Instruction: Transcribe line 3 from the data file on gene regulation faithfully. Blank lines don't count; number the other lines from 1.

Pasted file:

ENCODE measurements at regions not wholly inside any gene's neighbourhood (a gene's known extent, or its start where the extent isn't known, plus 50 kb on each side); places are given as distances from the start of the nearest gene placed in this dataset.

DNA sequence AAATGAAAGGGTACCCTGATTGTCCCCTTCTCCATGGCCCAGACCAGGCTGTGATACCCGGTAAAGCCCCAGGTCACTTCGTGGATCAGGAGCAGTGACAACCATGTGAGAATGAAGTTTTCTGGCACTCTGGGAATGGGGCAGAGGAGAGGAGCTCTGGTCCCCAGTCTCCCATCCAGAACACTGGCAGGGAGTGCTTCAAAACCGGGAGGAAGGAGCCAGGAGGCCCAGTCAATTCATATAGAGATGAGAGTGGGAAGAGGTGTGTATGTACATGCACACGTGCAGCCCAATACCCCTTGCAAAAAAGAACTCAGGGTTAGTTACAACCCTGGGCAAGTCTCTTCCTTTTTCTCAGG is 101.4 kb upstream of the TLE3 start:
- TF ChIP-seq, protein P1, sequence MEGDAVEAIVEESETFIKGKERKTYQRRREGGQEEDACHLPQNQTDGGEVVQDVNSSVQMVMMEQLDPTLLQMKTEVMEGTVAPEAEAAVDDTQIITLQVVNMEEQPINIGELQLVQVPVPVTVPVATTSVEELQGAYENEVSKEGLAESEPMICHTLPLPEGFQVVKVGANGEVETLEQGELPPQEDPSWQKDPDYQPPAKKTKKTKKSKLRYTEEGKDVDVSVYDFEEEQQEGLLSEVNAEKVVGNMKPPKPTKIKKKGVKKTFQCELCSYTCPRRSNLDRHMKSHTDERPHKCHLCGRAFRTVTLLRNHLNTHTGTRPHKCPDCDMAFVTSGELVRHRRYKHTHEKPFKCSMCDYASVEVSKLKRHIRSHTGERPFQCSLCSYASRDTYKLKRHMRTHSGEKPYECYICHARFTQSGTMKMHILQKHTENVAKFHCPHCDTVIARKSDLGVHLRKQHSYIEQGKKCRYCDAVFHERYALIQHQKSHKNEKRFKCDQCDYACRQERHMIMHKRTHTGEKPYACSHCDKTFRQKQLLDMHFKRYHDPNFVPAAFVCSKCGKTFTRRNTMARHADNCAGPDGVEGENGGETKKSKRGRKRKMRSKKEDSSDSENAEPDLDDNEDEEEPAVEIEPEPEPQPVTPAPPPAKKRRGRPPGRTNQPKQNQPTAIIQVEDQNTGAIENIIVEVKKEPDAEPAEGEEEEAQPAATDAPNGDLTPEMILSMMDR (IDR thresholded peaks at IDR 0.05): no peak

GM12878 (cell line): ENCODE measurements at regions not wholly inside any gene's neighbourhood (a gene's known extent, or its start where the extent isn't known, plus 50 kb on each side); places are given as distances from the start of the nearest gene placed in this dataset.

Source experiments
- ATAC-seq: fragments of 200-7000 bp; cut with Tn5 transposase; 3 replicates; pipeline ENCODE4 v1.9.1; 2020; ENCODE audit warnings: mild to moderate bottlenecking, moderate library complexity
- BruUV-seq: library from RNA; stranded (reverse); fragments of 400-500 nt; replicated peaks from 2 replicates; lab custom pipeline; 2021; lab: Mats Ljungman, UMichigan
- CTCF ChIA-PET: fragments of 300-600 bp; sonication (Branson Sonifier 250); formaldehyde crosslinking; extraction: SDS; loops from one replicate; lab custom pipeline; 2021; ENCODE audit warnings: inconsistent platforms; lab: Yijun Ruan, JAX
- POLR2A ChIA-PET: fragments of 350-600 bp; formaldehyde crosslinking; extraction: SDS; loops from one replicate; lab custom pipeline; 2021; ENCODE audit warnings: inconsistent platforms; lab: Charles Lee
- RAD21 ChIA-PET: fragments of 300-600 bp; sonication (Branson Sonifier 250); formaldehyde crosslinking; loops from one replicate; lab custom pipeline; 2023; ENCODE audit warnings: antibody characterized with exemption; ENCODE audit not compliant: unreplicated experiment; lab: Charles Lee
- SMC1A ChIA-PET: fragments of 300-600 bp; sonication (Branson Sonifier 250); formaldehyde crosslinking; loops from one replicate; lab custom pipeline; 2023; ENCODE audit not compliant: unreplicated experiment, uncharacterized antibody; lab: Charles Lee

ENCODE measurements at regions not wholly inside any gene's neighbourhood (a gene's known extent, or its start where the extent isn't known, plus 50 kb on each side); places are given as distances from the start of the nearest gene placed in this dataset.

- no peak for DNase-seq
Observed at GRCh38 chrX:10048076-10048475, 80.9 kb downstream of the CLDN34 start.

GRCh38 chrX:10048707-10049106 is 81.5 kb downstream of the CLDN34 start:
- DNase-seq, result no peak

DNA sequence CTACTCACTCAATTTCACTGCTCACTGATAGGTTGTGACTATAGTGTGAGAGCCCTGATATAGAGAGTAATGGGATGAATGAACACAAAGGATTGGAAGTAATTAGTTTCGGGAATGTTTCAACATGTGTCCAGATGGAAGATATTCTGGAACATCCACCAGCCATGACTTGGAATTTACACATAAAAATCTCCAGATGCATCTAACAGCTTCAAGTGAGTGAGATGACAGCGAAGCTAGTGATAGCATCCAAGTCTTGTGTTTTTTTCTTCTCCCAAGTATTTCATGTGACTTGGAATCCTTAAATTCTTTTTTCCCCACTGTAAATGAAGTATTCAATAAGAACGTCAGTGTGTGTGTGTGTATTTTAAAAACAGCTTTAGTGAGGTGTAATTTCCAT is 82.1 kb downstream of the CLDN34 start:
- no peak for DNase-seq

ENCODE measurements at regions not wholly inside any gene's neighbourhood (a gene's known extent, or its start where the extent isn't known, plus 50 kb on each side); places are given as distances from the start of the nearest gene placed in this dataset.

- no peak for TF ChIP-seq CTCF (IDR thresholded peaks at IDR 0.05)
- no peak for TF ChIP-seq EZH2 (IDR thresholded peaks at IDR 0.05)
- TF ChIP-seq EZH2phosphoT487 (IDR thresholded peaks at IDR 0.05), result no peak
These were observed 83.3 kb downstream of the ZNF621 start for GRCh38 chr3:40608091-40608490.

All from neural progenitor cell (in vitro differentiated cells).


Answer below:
- TF ChIP-seq, protein P1, sequence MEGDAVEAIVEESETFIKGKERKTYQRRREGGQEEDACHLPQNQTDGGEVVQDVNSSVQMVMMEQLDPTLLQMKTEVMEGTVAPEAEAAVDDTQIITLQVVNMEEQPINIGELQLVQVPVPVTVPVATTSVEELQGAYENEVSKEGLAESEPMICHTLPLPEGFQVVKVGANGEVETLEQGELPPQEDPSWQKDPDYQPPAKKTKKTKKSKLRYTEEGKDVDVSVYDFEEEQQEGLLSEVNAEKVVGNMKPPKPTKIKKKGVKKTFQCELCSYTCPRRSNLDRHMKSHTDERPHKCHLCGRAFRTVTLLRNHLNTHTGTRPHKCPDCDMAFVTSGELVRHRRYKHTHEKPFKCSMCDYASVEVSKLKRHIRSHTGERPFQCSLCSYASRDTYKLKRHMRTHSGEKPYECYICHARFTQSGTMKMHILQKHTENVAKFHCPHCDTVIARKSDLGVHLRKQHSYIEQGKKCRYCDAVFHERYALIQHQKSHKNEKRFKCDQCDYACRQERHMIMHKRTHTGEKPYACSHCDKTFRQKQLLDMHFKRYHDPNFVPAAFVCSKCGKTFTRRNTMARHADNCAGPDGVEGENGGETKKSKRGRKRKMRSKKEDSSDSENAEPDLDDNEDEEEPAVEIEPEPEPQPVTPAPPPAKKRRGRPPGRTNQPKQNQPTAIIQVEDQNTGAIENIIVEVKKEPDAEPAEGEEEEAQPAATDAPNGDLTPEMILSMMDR (IDR thresholded peaks at IDR 0.05): no peak